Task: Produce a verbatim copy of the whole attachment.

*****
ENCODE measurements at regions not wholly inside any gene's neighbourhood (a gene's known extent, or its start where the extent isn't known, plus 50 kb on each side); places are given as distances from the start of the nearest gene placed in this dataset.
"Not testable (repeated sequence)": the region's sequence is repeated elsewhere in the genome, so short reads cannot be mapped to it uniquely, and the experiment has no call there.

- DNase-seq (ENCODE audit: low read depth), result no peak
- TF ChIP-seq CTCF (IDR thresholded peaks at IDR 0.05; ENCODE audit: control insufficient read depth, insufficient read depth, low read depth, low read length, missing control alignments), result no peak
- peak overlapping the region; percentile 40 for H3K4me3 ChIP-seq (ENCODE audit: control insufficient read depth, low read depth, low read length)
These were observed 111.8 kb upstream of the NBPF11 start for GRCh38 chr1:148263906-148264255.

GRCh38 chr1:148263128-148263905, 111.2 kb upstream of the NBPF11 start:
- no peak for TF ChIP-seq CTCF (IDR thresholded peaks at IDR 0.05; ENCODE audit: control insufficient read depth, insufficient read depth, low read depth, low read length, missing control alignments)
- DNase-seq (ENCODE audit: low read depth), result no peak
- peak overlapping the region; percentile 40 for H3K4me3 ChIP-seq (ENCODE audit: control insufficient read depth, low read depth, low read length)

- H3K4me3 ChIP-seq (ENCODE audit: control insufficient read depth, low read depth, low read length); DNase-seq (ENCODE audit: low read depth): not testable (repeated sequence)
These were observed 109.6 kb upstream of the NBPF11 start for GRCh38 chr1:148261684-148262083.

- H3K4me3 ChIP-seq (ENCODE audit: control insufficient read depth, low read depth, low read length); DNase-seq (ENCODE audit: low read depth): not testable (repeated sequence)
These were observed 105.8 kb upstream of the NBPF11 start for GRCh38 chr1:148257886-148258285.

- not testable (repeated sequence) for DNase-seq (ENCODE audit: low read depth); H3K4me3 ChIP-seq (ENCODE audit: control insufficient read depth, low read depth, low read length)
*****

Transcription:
ENCODE measurements at regions not wholly inside any gene's neighbourhood (a gene's known extent, or its start where the extent isn't known, plus 50 kb on each side); places are given as distances from the start of the nearest gene placed in this dataset.
"Not testable (repeated sequence)": the region's sequence is repeated elsewhere in the genome, so short reads cannot be mapped to it uniquely, and the experiment has no call there.

- DNase-seq (ENCODE audit: low read depth), result no peak
- TF ChIP-seq CTCF (IDR thresholded peaks at IDR 0.05; ENCODE audit: control insufficient read depth, insufficient read depth, low read depth, low read length, missing control alignments), result no peak
- peak overlapping the region; percentile 40 for H3K4me3 ChIP-seq (ENCODE audit: control insufficient read depth, low read depth, low read length)
These were observed 111.8 kb upstream of the NBPF11 start for GRCh38 chr1:148263906-148264255.

GRCh38 chr1:148263128-148263905, 111.2 kb upstream of the NBPF11 start:
- no peak for TF ChIP-seq CTCF (IDR thresholded peaks at IDR 0.05; ENCODE audit: control insufficient read depth, insufficient read depth, low read depth, low read length, missing control alignments)
- DNase-seq (ENCODE audit: low read depth), result no peak
- peak overlapping the region; percentile 40 for H3K4me3 ChIP-seq (ENCODE audit: control insufficient read depth, low read depth, low read length)

- H3K4me3 ChIP-seq (ENCODE audit: control insufficient read depth, low read depth, low read length); DNase-seq (ENCODE audit: low read depth): not testable (repeated sequence)
These were observed 109.6 kb upstream of the NBPF11 start for GRCh38 chr1:148261684-148262083.

- H3K4me3 ChIP-seq (ENCODE audit: control insufficient read depth, low read depth, low read length); DNase-seq (ENCODE audit: low read depth): not testable (repeated sequence)
These were observed 105.8 kb upstream of the NBPF11 start for GRCh38 chr1:148257886-148258285.

- not testable (repeated sequence) for DNase-seq (ENCODE audit: low read depth); H3K4me3 ChIP-seq (ENCODE audit: control insufficient read depth, low read depth, low read length)